Mozambique: People released by rebels speak of hunger within the insurgency

3:22 CAT | 12 May 20220 CommentsPrintShare


FILE – For illustration purposes only. [File photo: Lusa]

Five people say they were freed by an armed group that kidnapped them in Cabo Delgado, northern Mozambique, and described the inner workings of the insurgency that is ravaging the region, residents who received them told Lusa on Tuesday.

“Five people arrived here at the main village of Nangade,” with signs of malnutrition, said one of the inhabitants of this Tanzania-adjacent district, bounded to the north by the Rovuma River, which has been hit by attacks since the beginning of the year.

“They arrived on Saturday: they had gone missing, and after so long without us knowing about them, they are here. They said they were in the woods with terrorists and that they decided to free them,” but without any more detailed an explanation.

The five people had been seized in September, 2020, while fishing in Nangadinji Lagoon, three kilometres from Nagade district headquarters village. Now they have arrived on their own two feet, three men and two women, one of whom was reunited with her youngest daughter, who was only six months old when she left, a relative says.

Asked about the insurgents’ decision to release them, they suspect that the armed group wants to regroup, leaving behind those who are not part of the core. “They say that they are afraid of those who run away, that they might denounce them and, therefore, they prefer to be alone with themselves,” the same source added.

The victims passed through four rebel bases in the districts of Nangade, Macomia, Muidumbe and Palma, travelling on foot with the insurgents under duress, and with almost none of the essentials for survival.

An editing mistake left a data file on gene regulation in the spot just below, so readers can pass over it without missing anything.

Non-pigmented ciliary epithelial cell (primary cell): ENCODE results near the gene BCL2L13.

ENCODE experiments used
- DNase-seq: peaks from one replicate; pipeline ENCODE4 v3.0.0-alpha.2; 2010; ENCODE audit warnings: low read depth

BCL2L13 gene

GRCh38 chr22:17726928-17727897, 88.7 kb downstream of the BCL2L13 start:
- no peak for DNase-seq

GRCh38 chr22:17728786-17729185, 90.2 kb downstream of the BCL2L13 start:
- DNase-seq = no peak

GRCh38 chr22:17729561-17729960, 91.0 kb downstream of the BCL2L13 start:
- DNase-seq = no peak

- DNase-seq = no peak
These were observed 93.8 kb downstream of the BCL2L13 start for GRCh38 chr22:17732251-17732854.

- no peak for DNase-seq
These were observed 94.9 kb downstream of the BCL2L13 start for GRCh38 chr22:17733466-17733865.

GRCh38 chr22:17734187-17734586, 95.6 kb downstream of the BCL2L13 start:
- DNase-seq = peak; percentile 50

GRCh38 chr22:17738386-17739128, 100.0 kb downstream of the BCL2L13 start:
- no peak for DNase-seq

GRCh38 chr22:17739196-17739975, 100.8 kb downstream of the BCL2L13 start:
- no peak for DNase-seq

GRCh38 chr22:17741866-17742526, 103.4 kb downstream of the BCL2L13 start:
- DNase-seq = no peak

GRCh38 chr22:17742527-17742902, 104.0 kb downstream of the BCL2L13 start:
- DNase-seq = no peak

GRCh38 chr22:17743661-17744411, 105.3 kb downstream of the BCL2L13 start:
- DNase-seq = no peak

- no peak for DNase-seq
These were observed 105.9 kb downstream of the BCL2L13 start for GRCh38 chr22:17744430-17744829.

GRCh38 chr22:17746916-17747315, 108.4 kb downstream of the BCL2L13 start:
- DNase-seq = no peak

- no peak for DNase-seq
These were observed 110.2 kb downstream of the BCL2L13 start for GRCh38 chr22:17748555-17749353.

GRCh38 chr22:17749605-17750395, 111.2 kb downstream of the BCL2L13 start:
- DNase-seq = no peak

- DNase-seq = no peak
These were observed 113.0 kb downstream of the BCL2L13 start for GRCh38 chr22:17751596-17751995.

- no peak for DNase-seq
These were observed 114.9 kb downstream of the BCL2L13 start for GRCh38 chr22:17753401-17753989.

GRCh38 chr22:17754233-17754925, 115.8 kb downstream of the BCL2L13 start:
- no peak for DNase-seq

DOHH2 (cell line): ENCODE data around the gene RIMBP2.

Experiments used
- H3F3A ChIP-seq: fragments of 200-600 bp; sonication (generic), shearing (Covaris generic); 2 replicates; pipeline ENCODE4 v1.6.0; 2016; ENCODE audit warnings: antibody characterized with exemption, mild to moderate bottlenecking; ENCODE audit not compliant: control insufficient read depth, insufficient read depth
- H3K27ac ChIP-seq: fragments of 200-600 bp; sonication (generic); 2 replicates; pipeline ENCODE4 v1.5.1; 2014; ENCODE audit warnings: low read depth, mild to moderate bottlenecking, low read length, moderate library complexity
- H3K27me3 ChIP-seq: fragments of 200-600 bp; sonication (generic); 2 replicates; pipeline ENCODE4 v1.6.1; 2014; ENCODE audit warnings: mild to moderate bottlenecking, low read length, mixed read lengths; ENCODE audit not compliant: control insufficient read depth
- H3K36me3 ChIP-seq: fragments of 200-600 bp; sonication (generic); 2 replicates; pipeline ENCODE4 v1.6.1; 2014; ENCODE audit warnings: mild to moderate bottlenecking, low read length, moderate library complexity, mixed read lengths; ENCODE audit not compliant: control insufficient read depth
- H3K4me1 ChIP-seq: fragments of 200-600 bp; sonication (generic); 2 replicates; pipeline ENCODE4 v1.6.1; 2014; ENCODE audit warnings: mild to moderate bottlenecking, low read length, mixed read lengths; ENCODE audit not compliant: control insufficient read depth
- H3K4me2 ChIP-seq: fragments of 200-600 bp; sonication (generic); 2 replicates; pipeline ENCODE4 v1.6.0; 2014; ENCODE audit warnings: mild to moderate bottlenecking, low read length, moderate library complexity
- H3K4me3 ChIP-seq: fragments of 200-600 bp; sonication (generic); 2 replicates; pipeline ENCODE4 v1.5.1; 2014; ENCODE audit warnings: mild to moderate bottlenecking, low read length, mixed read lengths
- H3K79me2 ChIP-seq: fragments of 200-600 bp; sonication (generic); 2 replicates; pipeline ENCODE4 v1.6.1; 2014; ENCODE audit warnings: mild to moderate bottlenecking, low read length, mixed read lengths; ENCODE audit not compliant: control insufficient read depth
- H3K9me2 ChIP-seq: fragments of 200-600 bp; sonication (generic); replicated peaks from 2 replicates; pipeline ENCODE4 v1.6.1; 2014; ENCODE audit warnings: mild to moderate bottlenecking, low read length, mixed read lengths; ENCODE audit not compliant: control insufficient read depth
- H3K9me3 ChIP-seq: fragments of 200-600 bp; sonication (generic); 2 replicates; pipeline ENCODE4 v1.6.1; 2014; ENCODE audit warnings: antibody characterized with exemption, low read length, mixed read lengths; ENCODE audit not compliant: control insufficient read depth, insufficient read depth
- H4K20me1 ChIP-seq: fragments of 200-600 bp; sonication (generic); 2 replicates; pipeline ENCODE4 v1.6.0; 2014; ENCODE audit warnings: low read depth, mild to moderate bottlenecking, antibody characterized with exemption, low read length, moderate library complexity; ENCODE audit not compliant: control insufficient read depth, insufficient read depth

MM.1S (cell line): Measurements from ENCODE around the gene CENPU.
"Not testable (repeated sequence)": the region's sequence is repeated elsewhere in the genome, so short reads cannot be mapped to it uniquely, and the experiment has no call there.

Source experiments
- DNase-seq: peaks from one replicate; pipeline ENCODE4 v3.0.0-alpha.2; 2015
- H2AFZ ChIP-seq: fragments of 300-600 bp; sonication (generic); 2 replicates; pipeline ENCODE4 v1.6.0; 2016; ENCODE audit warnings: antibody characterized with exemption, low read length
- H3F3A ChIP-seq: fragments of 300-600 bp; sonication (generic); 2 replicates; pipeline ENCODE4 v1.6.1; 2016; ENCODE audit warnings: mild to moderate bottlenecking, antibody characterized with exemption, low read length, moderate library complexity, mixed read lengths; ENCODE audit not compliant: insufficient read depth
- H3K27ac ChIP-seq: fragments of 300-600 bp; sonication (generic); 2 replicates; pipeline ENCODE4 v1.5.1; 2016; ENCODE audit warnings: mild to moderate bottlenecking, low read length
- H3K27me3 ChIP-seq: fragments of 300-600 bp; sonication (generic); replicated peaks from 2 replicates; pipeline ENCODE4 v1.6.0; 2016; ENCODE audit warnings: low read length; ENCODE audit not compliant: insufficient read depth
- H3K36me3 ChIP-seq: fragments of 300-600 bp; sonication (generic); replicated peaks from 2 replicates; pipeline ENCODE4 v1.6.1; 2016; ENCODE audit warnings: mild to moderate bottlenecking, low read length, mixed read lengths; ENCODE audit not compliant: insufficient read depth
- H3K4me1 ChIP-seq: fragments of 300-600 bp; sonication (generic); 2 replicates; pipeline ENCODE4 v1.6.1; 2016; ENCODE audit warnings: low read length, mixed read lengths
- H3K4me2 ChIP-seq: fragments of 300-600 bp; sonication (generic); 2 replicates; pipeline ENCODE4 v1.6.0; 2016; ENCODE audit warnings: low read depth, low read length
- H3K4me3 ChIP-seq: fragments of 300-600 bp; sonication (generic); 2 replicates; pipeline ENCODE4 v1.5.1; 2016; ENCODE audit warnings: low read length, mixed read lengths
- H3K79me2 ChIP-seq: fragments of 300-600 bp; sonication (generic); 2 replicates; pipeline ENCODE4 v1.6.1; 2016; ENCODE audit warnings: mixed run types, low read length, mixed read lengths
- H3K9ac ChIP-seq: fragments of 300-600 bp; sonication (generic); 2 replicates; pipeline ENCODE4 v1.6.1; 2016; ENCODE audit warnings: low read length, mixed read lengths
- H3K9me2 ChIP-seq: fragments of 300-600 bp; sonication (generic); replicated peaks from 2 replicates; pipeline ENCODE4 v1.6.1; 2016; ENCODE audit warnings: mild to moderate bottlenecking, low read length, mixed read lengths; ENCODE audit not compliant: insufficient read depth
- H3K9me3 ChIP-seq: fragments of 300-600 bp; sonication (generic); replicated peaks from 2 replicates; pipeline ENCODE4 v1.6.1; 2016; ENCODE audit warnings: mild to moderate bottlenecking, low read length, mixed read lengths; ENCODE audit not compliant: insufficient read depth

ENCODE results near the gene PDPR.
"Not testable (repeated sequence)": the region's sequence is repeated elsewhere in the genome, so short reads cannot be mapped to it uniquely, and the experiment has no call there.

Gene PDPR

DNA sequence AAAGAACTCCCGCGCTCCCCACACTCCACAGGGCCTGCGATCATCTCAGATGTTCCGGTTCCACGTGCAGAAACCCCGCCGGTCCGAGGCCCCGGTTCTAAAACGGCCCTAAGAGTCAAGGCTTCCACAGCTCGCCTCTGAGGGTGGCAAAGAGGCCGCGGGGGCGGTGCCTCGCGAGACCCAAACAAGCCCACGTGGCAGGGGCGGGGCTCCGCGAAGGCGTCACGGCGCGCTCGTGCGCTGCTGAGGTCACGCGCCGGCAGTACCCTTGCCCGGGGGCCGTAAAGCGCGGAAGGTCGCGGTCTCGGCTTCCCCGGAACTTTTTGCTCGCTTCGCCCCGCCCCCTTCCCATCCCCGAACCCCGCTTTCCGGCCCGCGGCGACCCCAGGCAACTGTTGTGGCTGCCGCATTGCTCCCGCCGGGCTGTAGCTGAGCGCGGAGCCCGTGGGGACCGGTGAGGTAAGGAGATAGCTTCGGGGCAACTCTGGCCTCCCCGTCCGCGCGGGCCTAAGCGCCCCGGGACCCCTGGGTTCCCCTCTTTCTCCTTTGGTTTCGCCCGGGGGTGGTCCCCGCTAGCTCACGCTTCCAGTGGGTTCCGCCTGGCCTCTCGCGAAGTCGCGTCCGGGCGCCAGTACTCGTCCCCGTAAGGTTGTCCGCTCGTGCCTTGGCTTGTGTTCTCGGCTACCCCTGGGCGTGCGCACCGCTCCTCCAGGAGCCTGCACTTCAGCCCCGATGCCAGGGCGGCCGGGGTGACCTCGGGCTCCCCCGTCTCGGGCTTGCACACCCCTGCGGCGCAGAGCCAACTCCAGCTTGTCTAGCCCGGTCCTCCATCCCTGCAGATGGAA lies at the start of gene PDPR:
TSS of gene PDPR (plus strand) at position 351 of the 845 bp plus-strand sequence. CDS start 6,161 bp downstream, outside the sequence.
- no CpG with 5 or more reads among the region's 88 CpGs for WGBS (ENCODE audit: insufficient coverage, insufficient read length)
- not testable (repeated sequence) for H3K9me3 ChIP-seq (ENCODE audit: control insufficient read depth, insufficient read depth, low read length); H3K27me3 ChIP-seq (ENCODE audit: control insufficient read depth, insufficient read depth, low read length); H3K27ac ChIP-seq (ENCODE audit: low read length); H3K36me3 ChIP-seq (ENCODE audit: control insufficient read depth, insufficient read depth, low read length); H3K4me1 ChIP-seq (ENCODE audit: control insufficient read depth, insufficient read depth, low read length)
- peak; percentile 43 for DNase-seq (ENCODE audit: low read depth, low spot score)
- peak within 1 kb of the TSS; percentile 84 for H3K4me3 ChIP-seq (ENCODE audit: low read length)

“They were on foot, and closely controlled,” the source said, adding that the victims’ behaviour showed signs of trauma and the need for psychological support.

According to reports, during the first year they fed on food stolen from abandoned houses after attacks in the region, but when the military forces “tightened the siege”, cassava and corn from the fields became their main source of food.

“But the corn was only used for chewing or roasting, as they had no way to grind it,” contributing to their emaciated appearance upon arrival in Nangade.

Another source told Lusa that, according to the reports, the three men “carried war material from the terrorists”, while “the two women were subjected to rape”. The only reason they didn’t get pregnant was because “they had used a contraceptive method”.

Another resident said that the main headquarters village continues to receive people fleeing villages in Nangade district for fear of attacks and kidnappings. “The situation remains bad and the village continues to receive people fleeing because terrorists are out there,” he said.

In February, a team of Mozambican military personnel and African partners was deployed to Muia, while the village of Nangade served as a transit point for displaced persons trying to reach other parts of the province.

The district has been the target of several rebel attacks since the beginning of the year. Nangade is between two distinct parts of Cabo Delgado: the east borders Palma and Mocímboa da Praia, the scene of the main clashes, while to the west the district borders Mueda, which has served as a refuge for thousands of displaced people.Image: Google Maps

As the offensive supported by Rwandan and the Southern African Development Community (SADC) troops has progressed since July 2021, it is suspected that the rebels are also fleeing to neighbouring districts and provinces.

Cabo Delgado is rich in natural gas, but has been terrorized since 2017 by armed rebels, with some attacks claimed by the Islamic State extremist group.

There are 784,000 people internally displaced by the conflict, according to the International Organisation for Migration (IOM), and about 4,000 have died, according to the ACLED conflict registry project.

Source: Lusa

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